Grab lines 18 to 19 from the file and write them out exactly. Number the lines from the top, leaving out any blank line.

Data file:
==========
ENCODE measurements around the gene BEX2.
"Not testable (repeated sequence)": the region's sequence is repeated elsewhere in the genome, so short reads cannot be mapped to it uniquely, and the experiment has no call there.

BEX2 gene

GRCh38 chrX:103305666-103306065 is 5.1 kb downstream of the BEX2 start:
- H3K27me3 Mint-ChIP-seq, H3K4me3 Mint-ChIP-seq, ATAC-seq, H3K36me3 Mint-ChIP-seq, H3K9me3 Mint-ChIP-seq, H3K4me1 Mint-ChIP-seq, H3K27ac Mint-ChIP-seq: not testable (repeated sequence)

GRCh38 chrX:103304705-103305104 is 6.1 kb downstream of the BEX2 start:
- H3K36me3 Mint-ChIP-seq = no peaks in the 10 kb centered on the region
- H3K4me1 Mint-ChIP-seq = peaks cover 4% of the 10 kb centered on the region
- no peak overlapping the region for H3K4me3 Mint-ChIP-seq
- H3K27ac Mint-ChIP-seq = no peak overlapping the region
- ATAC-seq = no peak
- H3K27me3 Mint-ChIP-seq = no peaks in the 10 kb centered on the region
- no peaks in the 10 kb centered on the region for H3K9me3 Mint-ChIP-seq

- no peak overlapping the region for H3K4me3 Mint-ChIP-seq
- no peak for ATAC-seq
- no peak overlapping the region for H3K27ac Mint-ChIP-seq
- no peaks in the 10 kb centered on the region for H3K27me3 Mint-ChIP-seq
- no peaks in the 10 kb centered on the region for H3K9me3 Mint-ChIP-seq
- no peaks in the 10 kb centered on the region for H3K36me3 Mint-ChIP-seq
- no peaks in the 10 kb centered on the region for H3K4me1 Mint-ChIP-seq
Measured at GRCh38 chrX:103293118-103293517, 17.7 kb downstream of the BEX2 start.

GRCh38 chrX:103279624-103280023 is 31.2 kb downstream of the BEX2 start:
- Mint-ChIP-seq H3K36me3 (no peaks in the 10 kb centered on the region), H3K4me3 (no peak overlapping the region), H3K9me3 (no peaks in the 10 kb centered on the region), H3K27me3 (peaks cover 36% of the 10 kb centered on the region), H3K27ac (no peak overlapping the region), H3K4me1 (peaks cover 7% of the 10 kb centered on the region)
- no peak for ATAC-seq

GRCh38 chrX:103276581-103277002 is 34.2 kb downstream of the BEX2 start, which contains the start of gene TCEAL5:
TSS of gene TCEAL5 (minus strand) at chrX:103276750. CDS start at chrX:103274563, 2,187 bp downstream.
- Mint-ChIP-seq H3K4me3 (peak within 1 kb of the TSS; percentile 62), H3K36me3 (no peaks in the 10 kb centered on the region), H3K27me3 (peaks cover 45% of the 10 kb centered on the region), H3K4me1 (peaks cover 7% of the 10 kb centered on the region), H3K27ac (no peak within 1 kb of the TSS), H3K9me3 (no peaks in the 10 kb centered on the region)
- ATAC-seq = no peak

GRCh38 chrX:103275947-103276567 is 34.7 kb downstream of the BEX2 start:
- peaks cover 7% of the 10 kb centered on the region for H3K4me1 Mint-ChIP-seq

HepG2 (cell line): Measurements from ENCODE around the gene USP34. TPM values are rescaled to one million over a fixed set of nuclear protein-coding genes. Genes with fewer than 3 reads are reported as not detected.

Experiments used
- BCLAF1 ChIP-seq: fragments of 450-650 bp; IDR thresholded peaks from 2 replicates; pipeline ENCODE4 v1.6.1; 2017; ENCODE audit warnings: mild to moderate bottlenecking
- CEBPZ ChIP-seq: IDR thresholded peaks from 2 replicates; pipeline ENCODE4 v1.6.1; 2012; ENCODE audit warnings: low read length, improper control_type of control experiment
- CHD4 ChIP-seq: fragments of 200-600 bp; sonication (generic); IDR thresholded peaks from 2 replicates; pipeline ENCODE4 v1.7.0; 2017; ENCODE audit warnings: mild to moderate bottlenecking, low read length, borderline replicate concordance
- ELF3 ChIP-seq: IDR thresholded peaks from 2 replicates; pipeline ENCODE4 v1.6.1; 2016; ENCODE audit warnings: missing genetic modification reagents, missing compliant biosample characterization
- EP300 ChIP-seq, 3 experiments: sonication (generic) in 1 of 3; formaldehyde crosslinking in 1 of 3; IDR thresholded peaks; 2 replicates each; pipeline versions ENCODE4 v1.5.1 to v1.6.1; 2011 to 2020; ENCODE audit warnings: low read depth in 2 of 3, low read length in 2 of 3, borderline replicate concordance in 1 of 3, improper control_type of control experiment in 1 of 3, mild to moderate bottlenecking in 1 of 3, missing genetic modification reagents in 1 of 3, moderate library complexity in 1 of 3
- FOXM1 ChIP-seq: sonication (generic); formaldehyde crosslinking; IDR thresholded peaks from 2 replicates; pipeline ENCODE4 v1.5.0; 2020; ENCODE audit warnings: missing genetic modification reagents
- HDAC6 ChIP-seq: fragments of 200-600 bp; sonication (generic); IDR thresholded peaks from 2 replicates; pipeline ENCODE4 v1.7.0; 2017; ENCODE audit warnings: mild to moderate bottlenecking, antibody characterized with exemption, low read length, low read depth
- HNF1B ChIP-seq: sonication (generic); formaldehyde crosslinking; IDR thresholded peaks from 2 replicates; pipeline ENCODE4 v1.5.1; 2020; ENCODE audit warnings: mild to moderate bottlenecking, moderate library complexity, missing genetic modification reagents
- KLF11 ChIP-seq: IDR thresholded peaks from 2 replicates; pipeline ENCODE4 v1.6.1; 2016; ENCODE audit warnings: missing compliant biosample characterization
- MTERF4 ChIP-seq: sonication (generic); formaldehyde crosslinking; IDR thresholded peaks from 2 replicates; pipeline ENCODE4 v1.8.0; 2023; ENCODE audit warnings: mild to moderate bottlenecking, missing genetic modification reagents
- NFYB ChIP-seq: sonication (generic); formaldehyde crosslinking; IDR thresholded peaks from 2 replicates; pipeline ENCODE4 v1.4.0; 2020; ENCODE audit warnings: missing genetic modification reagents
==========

- no peaks in the 10 kb centered on the region for H3K9me3 Mint-ChIP-seq
- no peaks in the 10 kb centered on the region for H3K36me3 Mint-ChIP-seq